In order to monitor the automated process and to manage the recurring production flow, the workstations populate and maintain a database. This database contains a complete dataset for each assembly including readings taken from devices, tools and test stations along the process flow and is employed to detect trends and identify possible underlying causes. This automated data gathering and trend analysis allows the production team to take action on a timely basis to ensure the production rate and quality are maintained. In some cases, information gathered from the database may identify design improvements that would improve yield. This automated testing strategy allows large amounts of data to be collected and processed whilst maintaining a high production rate. Importantly, this method also paves the way for artificial intelligence to be introduced which would further improve yield and efficiency. 


Why does human interaction matter in automation?

Whereas robotic workstations assist human technicians and considerably ease the physical burden and time required  for many repetitive, high-precision and time-consuming tasks, human interaction remains crucial in this new era to deal with unexpected circumstances and problem-solving. In addition, human intervention is required for maintenance and improvement of the process and assembly line.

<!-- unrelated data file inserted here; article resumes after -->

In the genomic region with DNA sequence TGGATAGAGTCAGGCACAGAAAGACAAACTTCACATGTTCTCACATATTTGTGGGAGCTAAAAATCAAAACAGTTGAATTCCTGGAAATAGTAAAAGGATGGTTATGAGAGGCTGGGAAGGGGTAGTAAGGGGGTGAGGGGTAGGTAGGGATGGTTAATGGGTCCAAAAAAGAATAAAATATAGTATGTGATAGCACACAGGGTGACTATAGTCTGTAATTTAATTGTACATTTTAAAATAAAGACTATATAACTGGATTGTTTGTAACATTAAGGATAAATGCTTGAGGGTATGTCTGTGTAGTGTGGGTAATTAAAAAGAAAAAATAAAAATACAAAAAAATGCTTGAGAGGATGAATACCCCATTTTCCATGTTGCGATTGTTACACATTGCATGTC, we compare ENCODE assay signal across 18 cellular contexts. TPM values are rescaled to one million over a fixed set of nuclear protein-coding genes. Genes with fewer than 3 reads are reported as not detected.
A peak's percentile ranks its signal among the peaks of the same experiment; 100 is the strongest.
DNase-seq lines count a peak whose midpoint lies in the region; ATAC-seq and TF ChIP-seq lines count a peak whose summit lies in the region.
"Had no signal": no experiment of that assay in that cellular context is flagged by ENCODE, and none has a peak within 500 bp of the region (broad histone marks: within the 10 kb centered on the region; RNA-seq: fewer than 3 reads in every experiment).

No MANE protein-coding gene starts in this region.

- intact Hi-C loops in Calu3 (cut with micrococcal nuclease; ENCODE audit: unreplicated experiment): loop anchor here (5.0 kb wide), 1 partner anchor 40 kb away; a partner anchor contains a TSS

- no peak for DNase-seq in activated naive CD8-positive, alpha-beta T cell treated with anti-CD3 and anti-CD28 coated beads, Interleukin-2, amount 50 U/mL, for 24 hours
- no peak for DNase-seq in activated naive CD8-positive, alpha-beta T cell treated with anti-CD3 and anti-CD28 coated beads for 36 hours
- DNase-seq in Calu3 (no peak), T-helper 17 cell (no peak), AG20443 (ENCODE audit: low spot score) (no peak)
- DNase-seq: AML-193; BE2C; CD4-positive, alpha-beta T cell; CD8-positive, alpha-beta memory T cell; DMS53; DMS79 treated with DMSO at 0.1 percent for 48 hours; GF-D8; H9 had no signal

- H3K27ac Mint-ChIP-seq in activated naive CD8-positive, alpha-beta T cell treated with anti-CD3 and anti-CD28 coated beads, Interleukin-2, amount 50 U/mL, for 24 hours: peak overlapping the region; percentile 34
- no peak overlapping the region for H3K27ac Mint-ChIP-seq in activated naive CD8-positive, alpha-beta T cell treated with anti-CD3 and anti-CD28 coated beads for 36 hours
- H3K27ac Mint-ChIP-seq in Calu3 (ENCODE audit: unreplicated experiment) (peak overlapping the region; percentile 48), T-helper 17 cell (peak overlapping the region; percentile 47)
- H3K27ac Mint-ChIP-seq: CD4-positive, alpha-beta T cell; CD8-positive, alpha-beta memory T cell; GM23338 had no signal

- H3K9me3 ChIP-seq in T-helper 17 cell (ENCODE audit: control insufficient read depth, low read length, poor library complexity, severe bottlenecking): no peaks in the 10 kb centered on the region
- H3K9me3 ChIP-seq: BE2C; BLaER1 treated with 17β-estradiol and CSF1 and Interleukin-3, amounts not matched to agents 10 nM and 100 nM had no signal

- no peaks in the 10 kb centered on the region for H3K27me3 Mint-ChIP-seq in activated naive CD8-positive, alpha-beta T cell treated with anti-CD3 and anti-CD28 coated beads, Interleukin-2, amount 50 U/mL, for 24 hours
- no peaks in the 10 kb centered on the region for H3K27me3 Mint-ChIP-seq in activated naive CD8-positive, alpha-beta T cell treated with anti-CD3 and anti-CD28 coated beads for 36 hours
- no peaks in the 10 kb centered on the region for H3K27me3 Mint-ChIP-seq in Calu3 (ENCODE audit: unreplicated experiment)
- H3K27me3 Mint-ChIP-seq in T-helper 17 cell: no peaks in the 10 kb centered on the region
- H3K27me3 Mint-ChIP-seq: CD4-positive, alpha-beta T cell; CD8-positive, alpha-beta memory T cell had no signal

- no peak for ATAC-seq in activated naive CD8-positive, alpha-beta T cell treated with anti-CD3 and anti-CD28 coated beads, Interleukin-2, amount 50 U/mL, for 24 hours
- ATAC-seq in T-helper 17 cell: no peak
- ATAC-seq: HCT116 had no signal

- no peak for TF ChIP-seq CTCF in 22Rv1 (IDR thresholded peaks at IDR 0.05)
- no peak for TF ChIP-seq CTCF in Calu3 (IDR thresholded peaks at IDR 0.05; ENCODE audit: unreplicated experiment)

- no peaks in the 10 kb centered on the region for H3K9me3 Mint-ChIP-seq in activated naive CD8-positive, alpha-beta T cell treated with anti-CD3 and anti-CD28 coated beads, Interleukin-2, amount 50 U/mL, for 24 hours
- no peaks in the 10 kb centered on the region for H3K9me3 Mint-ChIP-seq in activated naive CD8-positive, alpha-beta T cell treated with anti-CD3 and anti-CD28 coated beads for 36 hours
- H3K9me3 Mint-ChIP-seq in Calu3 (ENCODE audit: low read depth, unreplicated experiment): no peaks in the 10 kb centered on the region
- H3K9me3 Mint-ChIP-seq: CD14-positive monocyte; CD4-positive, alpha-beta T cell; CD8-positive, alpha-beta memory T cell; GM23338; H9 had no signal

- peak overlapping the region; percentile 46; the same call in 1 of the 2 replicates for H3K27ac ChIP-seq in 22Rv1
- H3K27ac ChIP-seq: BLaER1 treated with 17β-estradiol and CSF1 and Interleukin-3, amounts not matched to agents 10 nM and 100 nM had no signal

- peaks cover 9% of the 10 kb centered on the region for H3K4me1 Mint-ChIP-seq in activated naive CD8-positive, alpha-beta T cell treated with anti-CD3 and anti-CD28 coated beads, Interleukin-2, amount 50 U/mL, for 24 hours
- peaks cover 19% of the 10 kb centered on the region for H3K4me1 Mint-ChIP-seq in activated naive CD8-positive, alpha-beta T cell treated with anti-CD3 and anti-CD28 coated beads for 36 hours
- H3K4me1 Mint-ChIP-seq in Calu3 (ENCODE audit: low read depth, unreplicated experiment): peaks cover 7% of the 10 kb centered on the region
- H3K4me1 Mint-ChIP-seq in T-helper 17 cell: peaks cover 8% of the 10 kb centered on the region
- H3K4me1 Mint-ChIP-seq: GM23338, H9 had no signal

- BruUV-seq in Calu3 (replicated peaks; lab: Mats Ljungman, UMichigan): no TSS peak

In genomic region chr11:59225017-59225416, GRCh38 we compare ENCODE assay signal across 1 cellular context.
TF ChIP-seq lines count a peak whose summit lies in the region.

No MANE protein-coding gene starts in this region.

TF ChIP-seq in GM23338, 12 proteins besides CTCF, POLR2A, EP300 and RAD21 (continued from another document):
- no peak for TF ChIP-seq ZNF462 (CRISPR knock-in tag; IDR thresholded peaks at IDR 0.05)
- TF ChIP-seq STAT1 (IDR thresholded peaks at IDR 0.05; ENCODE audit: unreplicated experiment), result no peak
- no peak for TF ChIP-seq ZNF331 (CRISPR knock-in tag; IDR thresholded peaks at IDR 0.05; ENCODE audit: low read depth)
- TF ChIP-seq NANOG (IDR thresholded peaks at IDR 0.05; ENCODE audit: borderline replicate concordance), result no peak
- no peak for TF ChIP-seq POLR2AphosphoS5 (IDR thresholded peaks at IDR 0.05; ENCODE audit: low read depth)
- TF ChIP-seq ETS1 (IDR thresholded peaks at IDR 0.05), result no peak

It is not anticipated that robotic workstations would ever completely replace the innovative thinking or experienced eye and dexterous hand of the human, however, the challenge is to determine how humans and robots can best work together to optimize quality and productivity in this new and exciting space era.

For more information on MDA’s advanced satellite manufacturing capabilities, visit us online at mdacorporation.com, or send your queries directly to info@mdacorporation.com